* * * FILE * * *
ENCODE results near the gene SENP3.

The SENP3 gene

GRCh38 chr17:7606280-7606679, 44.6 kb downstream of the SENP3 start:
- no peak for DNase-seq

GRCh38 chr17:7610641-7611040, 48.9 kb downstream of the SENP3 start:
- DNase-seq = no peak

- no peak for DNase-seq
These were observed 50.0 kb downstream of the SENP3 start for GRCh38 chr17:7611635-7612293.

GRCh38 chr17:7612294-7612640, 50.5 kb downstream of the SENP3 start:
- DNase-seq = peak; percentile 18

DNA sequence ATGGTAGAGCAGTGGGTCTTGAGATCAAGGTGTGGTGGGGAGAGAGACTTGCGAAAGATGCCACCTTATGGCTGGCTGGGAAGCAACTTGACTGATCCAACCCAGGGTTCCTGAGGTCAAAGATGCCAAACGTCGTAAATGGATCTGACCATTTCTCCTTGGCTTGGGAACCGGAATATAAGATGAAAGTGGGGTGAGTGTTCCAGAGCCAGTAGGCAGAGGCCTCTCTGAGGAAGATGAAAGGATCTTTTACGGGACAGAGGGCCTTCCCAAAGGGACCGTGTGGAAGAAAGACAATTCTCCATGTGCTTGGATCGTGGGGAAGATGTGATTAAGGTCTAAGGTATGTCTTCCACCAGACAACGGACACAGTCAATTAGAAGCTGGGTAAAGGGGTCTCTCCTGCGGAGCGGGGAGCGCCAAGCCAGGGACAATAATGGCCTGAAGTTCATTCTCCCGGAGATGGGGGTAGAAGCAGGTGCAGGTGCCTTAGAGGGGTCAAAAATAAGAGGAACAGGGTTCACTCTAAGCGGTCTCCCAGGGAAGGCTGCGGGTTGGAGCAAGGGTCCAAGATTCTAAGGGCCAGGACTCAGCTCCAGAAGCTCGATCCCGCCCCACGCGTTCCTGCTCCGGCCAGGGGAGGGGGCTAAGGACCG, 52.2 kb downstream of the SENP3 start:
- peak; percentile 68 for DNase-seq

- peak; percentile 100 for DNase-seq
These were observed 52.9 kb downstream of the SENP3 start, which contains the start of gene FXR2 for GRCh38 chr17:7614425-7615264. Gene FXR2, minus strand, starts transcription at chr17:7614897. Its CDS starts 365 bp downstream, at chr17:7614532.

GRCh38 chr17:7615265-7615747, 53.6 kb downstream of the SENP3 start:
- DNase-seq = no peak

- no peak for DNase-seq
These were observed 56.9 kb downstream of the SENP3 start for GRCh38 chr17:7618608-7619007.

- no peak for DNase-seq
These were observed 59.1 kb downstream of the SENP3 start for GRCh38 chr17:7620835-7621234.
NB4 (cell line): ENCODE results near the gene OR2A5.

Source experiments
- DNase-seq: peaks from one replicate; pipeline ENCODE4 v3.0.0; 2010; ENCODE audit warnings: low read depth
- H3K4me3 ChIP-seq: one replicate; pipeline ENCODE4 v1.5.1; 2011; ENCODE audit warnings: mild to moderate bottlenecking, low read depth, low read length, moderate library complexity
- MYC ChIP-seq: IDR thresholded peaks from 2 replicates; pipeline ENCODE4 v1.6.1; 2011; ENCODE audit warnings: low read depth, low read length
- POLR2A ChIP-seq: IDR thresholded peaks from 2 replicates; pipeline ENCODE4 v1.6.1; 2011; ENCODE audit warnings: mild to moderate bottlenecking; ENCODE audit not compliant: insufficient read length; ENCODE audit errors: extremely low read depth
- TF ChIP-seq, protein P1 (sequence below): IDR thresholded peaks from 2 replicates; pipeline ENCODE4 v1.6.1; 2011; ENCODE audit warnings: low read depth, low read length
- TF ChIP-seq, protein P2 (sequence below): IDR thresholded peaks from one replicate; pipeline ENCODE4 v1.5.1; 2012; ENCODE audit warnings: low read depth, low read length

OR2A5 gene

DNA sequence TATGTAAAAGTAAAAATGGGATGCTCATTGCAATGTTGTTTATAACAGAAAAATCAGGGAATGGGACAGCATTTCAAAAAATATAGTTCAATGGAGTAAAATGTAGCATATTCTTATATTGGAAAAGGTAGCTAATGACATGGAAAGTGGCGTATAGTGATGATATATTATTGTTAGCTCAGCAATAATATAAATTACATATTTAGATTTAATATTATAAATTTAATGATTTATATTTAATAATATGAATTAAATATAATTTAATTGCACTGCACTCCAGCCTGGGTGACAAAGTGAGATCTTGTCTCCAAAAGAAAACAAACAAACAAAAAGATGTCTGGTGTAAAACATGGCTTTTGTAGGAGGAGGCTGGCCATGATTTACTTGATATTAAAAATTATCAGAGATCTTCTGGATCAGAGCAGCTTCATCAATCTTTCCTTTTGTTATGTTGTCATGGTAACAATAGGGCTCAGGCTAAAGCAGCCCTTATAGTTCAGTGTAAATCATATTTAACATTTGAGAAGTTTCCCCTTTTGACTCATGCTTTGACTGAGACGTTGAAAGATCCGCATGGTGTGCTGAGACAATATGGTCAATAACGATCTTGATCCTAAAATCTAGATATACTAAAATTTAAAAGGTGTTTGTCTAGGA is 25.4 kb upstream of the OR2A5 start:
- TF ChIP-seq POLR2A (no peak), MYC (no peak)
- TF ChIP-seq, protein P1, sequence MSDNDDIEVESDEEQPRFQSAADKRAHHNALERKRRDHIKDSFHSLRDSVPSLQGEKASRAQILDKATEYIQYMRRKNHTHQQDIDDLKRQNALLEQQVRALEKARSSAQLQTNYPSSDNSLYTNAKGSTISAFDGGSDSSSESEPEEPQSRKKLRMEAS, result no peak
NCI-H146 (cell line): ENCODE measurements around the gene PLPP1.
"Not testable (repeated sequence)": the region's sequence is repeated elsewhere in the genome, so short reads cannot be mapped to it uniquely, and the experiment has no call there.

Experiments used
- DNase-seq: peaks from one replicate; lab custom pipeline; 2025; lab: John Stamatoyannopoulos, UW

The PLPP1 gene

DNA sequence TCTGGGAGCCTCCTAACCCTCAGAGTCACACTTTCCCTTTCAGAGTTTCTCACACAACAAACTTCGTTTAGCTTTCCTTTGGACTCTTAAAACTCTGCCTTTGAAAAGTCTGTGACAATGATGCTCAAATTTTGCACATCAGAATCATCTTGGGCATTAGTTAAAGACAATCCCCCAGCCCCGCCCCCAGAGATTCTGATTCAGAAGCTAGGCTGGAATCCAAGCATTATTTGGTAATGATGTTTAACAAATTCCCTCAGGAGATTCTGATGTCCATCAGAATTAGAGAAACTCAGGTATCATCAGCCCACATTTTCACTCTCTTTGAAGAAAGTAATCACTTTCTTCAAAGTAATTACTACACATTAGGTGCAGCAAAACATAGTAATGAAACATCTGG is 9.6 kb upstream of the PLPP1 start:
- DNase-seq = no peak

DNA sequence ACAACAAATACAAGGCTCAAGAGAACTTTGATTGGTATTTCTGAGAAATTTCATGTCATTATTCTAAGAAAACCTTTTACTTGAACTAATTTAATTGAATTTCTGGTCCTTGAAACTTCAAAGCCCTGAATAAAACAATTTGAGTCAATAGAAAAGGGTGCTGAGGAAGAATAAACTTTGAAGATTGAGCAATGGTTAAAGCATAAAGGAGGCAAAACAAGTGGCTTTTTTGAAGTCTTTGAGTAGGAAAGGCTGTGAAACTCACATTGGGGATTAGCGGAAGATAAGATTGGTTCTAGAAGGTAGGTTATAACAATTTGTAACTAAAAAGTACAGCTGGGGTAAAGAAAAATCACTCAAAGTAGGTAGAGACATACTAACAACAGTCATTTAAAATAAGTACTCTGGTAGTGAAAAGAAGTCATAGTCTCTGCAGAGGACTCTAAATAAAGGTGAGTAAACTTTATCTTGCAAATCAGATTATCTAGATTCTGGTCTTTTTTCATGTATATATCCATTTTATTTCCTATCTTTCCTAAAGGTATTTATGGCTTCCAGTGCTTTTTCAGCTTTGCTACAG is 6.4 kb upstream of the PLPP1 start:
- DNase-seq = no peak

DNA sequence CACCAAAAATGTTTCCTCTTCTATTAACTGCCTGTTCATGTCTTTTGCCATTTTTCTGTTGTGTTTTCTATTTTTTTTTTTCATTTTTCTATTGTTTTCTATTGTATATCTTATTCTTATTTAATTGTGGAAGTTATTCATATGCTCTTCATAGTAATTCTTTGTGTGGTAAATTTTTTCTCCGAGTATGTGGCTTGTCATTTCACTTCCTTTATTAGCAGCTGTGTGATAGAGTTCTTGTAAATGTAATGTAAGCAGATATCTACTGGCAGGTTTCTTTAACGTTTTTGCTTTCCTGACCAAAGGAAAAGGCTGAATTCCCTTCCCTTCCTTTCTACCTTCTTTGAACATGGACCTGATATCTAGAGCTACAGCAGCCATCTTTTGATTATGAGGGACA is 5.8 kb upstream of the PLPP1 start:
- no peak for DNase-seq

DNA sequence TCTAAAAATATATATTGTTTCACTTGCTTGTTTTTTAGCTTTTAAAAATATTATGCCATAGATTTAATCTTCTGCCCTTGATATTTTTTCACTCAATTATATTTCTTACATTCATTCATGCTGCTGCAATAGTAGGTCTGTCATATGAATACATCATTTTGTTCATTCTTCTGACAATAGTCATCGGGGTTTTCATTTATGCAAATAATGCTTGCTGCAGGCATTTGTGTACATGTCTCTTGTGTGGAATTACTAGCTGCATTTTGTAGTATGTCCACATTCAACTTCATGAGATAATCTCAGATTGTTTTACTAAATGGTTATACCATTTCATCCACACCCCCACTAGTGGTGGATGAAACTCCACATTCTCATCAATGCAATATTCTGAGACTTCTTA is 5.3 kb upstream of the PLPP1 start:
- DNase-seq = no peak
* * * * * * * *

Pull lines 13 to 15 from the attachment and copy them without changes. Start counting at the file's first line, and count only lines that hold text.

- peak; percentile 100 for DNase-seq
These were observed 52.9 kb downstream of the SENP3 start, which contains the start of gene FXR2 for GRCh38 chr17:7614425-7615264. Gene FXR2, minus strand, starts transcription at chr17:7614897. Its CDS starts 365 bp downstream, at chr17:7614532.

GRCh38 chr17:7615265-7615747, 53.6 kb downstream of the SENP3 start: